Security Guards Ban Kids From Singing The National Anthem At 9/11 Memorial

Security Guards Ban Kids From Singing The National Anthem At 9/11 Memorial

"The lesson learned here is always to respect authority."

O say can you see that singing the national anthem is not allowed here? That was the message delivered to a group of children at the 9/11 Memorial in Manhattan last week.

A group of schoolchildren from a North Carolina middle school were singing the national anthem during a visit in April to the 9/11 memorial. Halfway through the song, the group was abruptly stopped by a pair of security guards and told to be shut up.

“You just can’t do this,” a security guard barked at the schoolchildren. “You’ve got to stop now.”

In response, Martha Brown, a teacher from the school who was leading the choir, apologized after a male security guard got in her face.

And what was the school’s big takeaway from the altercation? Did the students learn about how the First Amendment protects their right to free expression? Did school administrators use this as an opportunity to teach the students about why the Constitution exists?

Nope.

Martha Brown, the choir leader, and Trevor Putnam, the school’s principal, said the main thing the students learned was that in America, they must kowtow to the authority of unelected bureaucratic thugs:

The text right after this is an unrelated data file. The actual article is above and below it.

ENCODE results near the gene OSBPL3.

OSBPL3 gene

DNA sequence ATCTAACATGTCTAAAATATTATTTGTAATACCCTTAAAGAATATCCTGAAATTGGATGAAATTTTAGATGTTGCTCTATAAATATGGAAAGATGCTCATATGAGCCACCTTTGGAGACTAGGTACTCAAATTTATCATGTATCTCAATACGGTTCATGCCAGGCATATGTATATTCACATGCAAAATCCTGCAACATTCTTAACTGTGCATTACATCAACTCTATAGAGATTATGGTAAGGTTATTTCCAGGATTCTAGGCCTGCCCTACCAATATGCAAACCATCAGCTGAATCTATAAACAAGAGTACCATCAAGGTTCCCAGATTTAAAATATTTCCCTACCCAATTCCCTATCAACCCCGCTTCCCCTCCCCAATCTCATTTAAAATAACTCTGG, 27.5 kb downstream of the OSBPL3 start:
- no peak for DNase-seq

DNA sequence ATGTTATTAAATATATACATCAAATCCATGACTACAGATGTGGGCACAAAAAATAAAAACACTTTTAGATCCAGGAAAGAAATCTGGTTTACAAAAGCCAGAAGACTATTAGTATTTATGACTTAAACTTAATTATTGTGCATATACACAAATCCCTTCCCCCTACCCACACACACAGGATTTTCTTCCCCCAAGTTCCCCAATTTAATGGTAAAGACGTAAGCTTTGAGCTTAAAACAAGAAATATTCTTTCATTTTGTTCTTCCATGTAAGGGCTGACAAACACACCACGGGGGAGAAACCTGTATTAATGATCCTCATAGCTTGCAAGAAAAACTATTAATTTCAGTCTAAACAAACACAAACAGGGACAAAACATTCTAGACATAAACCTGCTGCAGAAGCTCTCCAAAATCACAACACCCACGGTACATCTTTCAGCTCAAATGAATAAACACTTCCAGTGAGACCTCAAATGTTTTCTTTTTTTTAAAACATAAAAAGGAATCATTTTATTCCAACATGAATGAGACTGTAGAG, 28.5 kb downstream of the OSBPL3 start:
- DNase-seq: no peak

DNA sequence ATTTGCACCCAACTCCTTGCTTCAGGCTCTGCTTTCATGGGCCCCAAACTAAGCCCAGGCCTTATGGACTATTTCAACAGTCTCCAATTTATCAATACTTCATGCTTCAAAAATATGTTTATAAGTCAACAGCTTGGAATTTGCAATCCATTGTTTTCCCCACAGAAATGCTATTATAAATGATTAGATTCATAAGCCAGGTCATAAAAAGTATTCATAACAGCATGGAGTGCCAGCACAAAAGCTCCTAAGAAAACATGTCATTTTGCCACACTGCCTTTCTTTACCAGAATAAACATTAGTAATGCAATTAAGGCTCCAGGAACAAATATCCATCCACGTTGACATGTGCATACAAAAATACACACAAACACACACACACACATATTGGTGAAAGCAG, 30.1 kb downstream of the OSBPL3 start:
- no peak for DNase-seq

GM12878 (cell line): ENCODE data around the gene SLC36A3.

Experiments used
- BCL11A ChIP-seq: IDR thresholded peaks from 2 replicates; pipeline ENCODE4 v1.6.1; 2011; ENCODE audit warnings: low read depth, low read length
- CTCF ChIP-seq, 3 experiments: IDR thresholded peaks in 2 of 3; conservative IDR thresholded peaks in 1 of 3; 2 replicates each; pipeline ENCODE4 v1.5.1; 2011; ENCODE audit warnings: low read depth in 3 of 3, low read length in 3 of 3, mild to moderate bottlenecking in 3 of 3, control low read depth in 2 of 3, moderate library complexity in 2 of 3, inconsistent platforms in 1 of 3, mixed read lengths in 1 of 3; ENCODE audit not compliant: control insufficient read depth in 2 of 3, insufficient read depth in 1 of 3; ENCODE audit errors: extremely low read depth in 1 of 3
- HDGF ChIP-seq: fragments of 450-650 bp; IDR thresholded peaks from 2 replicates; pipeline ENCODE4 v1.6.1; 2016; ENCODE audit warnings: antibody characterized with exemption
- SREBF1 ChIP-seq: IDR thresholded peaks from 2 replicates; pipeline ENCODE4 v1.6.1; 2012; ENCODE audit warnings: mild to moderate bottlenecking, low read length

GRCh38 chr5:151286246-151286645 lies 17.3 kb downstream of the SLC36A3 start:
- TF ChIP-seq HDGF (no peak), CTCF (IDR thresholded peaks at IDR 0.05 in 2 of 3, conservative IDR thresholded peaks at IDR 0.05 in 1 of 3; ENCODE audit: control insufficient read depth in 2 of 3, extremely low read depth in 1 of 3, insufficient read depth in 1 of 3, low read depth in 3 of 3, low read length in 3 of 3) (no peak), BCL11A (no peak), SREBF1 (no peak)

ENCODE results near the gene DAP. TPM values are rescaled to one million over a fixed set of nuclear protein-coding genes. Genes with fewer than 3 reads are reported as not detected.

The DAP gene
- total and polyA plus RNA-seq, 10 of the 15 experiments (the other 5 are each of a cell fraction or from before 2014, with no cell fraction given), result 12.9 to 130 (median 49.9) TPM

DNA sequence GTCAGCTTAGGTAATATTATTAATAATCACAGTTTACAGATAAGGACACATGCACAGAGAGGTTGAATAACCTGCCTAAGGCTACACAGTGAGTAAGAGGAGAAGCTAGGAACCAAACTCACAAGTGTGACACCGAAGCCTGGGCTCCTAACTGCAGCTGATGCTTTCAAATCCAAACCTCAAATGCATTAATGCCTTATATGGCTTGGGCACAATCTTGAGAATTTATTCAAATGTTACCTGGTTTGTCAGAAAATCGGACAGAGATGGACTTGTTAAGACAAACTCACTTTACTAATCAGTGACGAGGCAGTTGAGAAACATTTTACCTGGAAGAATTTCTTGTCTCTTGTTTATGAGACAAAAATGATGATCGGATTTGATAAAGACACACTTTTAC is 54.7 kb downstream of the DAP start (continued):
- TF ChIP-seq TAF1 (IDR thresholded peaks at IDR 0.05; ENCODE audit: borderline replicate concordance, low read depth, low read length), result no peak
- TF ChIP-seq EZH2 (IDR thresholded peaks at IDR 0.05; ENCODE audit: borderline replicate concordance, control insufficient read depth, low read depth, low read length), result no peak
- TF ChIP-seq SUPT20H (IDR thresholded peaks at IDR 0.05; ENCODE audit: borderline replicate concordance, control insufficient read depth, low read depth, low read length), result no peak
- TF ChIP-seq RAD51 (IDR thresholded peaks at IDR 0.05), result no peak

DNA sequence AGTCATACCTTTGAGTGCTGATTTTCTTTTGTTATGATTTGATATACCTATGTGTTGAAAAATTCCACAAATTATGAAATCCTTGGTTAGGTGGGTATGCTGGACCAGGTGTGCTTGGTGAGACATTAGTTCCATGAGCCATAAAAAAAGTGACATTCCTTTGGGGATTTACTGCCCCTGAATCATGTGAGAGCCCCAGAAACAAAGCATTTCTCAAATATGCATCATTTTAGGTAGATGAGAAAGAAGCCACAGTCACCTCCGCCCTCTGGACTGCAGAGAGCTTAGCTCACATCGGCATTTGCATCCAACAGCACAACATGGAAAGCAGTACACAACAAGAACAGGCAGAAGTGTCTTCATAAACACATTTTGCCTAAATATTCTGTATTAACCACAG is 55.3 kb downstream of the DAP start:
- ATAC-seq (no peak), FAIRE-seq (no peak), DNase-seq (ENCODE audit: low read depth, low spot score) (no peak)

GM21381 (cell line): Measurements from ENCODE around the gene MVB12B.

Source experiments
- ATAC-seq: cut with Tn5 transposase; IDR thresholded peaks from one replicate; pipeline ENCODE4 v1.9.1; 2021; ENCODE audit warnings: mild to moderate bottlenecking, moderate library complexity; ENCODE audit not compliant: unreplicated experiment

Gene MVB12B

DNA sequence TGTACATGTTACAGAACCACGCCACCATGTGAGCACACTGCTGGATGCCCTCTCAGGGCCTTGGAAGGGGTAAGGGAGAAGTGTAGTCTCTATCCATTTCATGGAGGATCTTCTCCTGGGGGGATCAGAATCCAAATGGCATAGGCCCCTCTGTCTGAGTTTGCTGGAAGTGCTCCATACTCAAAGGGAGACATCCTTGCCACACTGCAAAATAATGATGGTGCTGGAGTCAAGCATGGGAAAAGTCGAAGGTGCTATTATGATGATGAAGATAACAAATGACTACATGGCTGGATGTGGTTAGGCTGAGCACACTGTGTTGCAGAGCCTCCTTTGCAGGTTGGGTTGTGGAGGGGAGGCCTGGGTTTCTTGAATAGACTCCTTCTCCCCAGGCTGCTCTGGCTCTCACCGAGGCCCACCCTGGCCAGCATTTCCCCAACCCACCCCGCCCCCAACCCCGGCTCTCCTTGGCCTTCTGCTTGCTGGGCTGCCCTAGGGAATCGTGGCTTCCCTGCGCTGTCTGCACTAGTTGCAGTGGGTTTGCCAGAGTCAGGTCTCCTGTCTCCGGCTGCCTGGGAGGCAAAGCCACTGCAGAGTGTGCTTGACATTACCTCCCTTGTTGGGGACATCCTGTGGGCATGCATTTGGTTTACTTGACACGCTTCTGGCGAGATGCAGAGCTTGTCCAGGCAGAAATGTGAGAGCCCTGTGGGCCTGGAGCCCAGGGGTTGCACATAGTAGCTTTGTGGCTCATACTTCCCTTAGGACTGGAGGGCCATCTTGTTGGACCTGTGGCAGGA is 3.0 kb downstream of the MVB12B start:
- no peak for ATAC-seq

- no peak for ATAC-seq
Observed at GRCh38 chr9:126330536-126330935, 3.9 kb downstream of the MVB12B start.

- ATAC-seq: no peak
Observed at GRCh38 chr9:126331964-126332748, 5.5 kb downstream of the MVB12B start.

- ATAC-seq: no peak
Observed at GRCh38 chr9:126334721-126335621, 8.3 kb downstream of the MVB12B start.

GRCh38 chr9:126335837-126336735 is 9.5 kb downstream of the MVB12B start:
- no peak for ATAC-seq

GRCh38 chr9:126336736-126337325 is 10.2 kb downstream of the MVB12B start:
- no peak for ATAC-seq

“We turned it into a teaching moment and taught them that even if you don’t agree with it, or understand it, you must respect authority,” she said.

Mr. Putnam echoed the sentiment.

“The lesson learned here is always to respect authority,” the principal said in a telephone interview. “And I’m so proud of our kids for conducting themselves the way they did.”

Crystal Mulvey, a parent who accompanied her daughter on the trip, said she was shocked that the guard interrupted the national anthem because “it’s kind of a sacred song to us.” But, she added, “On the flip side, I completely understand following rules.”

Officials say a $35 permit is required to sing at the memorial. Freedom of expression, it appears, now costs $35.

Bre Payton is a staff writer at The Federalist. Follow her on Twitter.
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